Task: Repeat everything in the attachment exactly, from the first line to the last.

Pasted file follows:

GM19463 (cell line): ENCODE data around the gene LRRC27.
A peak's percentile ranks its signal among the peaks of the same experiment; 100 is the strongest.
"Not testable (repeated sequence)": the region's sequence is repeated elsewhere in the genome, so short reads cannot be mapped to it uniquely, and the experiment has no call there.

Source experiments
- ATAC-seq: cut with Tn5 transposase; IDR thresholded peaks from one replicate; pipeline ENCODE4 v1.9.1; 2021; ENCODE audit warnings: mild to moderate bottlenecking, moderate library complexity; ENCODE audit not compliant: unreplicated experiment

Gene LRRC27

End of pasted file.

GM19463 (cell line): ENCODE data around the gene LRRC27.
A peak's percentile ranks its signal among the peaks of the same experiment; 100 is the strongest.
"Not testable (repeated sequence)": the region's sequence is repeated elsewhere in the genome, so short reads cannot be mapped to it uniquely, and the experiment has no call there.

Source experiments
- ATAC-seq: cut with Tn5 transposase; IDR thresholded peaks from one replicate; pipeline ENCODE4 v1.9.1; 2021; ENCODE audit warnings: mild to moderate bottlenecking, moderate library complexity; ENCODE audit not compliant: unreplicated experiment

Gene LRRC27